Combating Imposter Syndrome in Mountain Biking

Kenzie Fuqua
Authored by 2021/22 Kaden Ambassador Kenzie Fuqua 

“Am I good enough?”
“Will I embarrass myself?”
“I’m not as skilled as they are.”

Have these thoughts ever entered into your stream of consciousness around riding? They have always loomed over my head like a storm cloud. These are examples of “imposter syndrome.” According to Harvard Business Review, imposter syndrome is “a collection of feelings of inadequacy that persist despite evident success.”

If you’ve ever felt like this, know you aren’t alone, and guess what, you are not an imposter. You are worthy of smiles on that group ride, you are a competent rider, and I guarantee there is someone who thinks you are amazing on the trails, pavement, or gravel. As someone who has struggled with this (and continues...it’s a granny-gear uphill battle), I’ve had to remind myself and those in my community of a few things:

  1. You are more than enough. No matter who you ride with, or who you have compared yourself to in the past, you are enough. You are on the trails or roads and that is badass enough. It doesn’t matter how fast or slow you are, or how many features you walk, you are out there. YOU GO GIRL.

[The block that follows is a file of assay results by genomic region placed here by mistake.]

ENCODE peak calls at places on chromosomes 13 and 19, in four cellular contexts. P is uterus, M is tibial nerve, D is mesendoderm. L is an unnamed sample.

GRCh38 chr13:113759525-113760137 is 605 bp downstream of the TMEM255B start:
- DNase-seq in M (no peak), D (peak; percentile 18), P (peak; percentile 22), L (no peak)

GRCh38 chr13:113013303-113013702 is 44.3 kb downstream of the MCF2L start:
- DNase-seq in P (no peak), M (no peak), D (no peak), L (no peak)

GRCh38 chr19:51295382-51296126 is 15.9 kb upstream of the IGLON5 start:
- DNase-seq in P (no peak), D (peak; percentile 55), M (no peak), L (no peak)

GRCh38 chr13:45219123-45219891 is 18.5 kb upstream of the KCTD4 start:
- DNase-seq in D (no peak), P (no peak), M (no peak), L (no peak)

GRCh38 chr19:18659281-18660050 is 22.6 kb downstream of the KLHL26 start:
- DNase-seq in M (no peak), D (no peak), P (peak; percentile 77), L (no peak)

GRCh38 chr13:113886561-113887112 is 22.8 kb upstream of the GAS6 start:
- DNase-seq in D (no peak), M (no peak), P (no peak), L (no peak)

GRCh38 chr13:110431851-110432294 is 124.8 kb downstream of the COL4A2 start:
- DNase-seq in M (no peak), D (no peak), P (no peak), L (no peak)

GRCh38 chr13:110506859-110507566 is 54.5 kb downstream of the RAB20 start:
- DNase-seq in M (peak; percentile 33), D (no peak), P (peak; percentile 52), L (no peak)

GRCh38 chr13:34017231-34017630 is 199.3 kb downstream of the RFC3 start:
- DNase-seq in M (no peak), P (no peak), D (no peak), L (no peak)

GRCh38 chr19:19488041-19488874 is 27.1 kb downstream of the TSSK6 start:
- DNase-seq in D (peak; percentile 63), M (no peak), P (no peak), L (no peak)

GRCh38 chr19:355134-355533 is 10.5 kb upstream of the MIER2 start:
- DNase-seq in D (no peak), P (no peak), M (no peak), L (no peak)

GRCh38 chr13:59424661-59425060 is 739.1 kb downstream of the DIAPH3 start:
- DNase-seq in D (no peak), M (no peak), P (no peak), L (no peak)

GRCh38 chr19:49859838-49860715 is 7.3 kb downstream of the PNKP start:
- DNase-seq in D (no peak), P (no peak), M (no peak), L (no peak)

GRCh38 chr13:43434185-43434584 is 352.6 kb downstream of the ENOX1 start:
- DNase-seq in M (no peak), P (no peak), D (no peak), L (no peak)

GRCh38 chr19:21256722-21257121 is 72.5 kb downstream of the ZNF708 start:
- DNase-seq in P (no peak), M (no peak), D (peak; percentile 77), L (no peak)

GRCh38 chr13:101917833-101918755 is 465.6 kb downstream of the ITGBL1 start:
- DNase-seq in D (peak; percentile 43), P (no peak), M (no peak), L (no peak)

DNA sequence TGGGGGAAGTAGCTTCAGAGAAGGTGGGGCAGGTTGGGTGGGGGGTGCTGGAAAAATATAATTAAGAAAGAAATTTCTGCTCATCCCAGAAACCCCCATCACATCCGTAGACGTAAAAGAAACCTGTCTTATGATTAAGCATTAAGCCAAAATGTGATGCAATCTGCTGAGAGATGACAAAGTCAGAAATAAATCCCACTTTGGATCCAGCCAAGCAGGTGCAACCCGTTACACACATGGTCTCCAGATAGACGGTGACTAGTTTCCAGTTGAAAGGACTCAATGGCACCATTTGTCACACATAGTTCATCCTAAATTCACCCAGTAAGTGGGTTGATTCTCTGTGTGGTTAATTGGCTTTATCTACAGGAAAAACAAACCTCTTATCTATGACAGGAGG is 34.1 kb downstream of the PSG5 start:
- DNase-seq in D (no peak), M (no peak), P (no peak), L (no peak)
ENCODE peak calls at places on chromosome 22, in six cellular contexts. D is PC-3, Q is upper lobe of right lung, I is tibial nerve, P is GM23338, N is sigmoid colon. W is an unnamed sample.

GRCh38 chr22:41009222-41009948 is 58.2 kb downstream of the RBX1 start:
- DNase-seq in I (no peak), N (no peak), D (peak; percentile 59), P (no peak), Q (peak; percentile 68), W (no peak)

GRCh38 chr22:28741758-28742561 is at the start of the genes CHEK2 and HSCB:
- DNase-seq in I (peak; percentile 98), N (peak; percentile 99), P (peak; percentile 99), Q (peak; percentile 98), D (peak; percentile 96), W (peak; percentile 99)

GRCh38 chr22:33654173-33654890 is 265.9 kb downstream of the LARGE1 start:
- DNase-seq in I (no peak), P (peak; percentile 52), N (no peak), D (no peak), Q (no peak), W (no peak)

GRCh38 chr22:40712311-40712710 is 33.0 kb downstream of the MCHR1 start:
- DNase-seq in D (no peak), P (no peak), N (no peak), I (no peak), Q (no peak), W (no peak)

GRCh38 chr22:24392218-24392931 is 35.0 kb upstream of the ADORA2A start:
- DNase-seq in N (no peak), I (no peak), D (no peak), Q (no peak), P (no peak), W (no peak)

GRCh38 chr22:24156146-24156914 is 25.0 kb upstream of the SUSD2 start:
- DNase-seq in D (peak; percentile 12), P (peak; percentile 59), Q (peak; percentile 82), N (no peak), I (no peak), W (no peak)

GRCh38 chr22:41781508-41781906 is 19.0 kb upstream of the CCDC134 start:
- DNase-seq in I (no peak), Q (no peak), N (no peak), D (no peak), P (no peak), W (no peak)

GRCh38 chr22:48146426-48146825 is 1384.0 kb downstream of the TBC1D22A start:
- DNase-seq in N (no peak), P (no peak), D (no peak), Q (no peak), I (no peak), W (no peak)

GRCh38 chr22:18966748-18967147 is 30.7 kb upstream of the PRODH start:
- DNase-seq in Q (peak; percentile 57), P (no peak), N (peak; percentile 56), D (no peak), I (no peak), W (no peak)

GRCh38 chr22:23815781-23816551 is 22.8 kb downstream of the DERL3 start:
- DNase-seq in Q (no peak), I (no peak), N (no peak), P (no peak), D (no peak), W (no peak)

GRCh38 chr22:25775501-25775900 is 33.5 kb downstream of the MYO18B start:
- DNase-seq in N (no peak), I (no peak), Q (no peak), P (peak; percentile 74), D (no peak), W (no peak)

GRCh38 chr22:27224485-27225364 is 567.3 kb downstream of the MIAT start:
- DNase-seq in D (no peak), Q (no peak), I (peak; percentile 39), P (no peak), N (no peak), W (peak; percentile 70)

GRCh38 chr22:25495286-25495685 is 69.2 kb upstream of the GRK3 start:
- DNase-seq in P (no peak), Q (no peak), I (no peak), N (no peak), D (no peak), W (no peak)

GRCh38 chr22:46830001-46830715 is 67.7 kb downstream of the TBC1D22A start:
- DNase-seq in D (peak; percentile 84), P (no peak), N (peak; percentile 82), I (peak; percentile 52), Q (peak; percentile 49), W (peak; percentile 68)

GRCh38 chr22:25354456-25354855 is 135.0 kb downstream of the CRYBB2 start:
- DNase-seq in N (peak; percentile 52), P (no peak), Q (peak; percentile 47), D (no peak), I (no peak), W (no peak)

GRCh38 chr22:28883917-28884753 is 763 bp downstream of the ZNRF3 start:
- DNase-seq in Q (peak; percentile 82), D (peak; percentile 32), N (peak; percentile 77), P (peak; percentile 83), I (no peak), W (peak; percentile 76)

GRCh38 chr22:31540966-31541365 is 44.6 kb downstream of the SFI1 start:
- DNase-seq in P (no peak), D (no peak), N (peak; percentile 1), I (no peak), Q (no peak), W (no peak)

2. Improving takes time. Maybe you compare yourself to a rider you see on the trails by yourself and think ‘oh I wish I was as good as they are’, or ‘Man, they are amazing.’ How do you think they got there? They most likely took a long time to get to where they are! Give yourself grace. Practice makes perfect.
  3. Being pushed out of your comfort zone isn’t always a good thing. Have you ever ridden with someone who said ‘oh come on I know you can do it,’ or ‘just do it, you’ll be fine?’ Make sure you are riding with someone who supports you, not scares you. Having someone to session features with, or enjoy a casual coffee ride with is important. Someone who pushes you past your limit on every ride can make you feel inferior.
  4. Be your own advocate. Just like riding with someone who pushes you too far doesn’t feel good, make sure you are being your voice! Find a rad group of people to ride with, ask to do features again, and ask for help if you need it.
  5. Have fun. Riding should be fun! Don’t forget that. Being on a bike, at age 30, still puts a smile on my face as it did when I was a kid.

Every woman, every person, and every rider is amazing for getting out there on bikes, and don’t you forget it!

Kenzie Fuqua

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